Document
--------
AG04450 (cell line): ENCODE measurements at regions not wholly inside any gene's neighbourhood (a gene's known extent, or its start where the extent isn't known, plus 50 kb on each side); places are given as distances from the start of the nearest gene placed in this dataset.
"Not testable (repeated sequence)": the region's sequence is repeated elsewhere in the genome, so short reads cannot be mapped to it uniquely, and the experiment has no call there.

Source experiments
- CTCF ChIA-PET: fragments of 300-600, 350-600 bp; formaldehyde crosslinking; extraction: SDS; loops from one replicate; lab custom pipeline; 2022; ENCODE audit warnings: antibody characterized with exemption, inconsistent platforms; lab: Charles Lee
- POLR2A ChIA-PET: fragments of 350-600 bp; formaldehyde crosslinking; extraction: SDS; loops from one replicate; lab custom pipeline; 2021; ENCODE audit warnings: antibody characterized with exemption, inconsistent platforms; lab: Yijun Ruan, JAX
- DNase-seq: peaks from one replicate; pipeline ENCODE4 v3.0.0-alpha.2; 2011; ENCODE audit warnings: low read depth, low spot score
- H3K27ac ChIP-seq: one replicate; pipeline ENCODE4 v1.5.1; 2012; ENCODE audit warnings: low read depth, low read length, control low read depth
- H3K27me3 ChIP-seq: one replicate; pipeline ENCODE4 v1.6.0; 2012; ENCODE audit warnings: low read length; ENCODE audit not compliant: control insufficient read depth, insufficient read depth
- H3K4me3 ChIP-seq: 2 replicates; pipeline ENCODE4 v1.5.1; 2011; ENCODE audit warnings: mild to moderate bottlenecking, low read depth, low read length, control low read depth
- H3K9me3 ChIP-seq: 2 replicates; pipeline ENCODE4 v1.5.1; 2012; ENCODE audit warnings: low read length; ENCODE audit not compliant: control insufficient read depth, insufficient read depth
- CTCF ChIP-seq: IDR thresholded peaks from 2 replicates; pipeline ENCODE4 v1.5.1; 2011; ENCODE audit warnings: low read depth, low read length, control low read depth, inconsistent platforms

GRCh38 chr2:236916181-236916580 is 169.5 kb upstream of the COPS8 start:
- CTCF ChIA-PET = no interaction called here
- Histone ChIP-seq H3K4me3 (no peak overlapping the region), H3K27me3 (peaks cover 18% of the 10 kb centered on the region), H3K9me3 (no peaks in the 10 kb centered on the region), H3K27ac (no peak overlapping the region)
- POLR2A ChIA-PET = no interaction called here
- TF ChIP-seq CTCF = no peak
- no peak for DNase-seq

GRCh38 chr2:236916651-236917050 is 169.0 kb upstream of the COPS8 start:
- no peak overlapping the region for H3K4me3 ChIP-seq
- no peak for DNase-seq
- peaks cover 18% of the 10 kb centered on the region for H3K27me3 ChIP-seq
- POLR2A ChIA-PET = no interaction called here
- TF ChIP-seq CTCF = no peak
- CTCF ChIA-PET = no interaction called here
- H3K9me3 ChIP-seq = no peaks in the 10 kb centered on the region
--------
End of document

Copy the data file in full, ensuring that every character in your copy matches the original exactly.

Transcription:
AG04450 (cell line): ENCODE measurements at regions not wholly inside any gene's neighbourhood (a gene's known extent, or its start where the extent isn't known, plus 50 kb on each side); places are given as distances from the start of the nearest gene placed in this dataset.
"Not testable (repeated sequence)": the region's sequence is repeated elsewhere in the genome, so short reads cannot be mapped to it uniquely, and the experiment has no call there.

Source experiments
- CTCF ChIA-PET: fragments of 300-600, 350-600 bp; formaldehyde crosslinking; extraction: SDS; loops from one replicate; lab custom pipeline; 2022; ENCODE audit warnings: antibody characterized with exemption, inconsistent platforms; lab: Charles Lee
- POLR2A ChIA-PET: fragments of 350-600 bp; formaldehyde crosslinking; extraction: SDS; loops from one replicate; lab custom pipeline; 2021; ENCODE audit warnings: antibody characterized with exemption, inconsistent platforms; lab: Yijun Ruan, JAX
- DNase-seq: peaks from one replicate; pipeline ENCODE4 v3.0.0-alpha.2; 2011; ENCODE audit warnings: low read depth, low spot score
- H3K27ac ChIP-seq: one replicate; pipeline ENCODE4 v1.5.1; 2012; ENCODE audit warnings: low read depth, low read length, control low read depth
- H3K27me3 ChIP-seq: one replicate; pipeline ENCODE4 v1.6.0; 2012; ENCODE audit warnings: low read length; ENCODE audit not compliant: control insufficient read depth, insufficient read depth
- H3K4me3 ChIP-seq: 2 replicates; pipeline ENCODE4 v1.5.1; 2011; ENCODE audit warnings: mild to moderate bottlenecking, low read depth, low read length, control low read depth
- H3K9me3 ChIP-seq: 2 replicates; pipeline ENCODE4 v1.5.1; 2012; ENCODE audit warnings: low read length; ENCODE audit not compliant: control insufficient read depth, insufficient read depth
- CTCF ChIP-seq: IDR thresholded peaks from 2 replicates; pipeline ENCODE4 v1.5.1; 2011; ENCODE audit warnings: low read depth, low read length, control low read depth, inconsistent platforms

GRCh38 chr2:236916181-236916580 is 169.5 kb upstream of the COPS8 start:
- CTCF ChIA-PET = no interaction called here
- Histone ChIP-seq H3K4me3 (no peak overlapping the region), H3K27me3 (peaks cover 18% of the 10 kb centered on the region), H3K9me3 (no peaks in the 10 kb centered on the region), H3K27ac (no peak overlapping the region)
- POLR2A ChIA-PET = no interaction called here
- TF ChIP-seq CTCF = no peak
- no peak for DNase-seq

GRCh38 chr2:236916651-236917050 is 169.0 kb upstream of the COPS8 start:
- no peak overlapping the region for H3K4me3 ChIP-seq
- no peak for DNase-seq
- peaks cover 18% of the 10 kb centered on the region for H3K27me3 ChIP-seq
- POLR2A ChIA-PET = no interaction called here
- TF ChIP-seq CTCF = no peak
- CTCF ChIA-PET = no interaction called here
- H3K9me3 ChIP-seq = no peaks in the 10 kb centered on the region